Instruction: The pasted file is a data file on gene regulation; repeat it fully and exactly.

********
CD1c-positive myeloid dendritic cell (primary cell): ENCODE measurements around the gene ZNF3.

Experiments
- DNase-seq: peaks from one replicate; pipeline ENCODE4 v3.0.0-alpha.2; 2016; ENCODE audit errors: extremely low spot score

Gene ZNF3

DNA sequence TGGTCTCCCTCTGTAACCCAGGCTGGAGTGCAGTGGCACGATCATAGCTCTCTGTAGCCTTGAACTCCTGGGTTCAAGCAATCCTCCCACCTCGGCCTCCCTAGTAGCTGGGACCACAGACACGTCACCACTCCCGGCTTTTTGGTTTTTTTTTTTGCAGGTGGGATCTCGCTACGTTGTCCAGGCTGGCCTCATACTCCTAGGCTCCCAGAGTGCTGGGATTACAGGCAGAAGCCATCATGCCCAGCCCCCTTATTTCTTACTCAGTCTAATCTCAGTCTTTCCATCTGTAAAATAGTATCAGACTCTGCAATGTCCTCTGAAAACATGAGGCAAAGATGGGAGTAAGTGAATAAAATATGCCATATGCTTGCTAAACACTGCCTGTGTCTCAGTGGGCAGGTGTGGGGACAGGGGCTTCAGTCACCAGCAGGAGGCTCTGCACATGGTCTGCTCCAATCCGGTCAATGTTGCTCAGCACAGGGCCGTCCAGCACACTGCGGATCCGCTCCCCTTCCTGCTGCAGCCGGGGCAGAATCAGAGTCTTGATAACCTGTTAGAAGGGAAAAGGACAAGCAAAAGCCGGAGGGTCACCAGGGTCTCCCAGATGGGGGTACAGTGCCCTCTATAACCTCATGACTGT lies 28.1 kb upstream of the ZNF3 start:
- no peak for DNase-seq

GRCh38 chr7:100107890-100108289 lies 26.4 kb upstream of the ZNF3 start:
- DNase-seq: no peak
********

CD1c-positive myeloid dendritic cell (primary cell): ENCODE measurements around the gene ZNF3.

Experiments
- DNase-seq: peaks from one replicate; pipeline ENCODE4 v3.0.0-alpha.2; 2016; ENCODE audit errors: extremely low spot score

Gene ZNF3

DNA sequence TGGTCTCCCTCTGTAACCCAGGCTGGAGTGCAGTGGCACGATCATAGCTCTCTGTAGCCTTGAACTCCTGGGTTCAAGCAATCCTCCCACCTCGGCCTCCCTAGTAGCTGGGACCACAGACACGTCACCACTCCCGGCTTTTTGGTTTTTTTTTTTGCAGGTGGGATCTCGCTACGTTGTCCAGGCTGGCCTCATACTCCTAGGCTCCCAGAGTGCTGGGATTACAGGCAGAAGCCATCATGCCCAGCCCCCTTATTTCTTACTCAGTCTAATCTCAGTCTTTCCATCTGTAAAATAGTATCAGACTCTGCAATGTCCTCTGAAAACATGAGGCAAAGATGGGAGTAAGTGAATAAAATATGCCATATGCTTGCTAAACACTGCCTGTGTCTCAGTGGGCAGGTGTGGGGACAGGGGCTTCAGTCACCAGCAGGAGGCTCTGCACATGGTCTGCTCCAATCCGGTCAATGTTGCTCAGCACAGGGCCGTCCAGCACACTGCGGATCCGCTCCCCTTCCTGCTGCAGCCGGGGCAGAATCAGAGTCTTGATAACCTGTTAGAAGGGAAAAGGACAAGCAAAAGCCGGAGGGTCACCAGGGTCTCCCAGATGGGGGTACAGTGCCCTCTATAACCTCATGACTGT lies 28.1 kb upstream of the ZNF3 start:
- no peak for DNase-seq

GRCh38 chr7:100107890-100108289 lies 26.4 kb upstream of the ZNF3 start:
- DNase-seq: no peak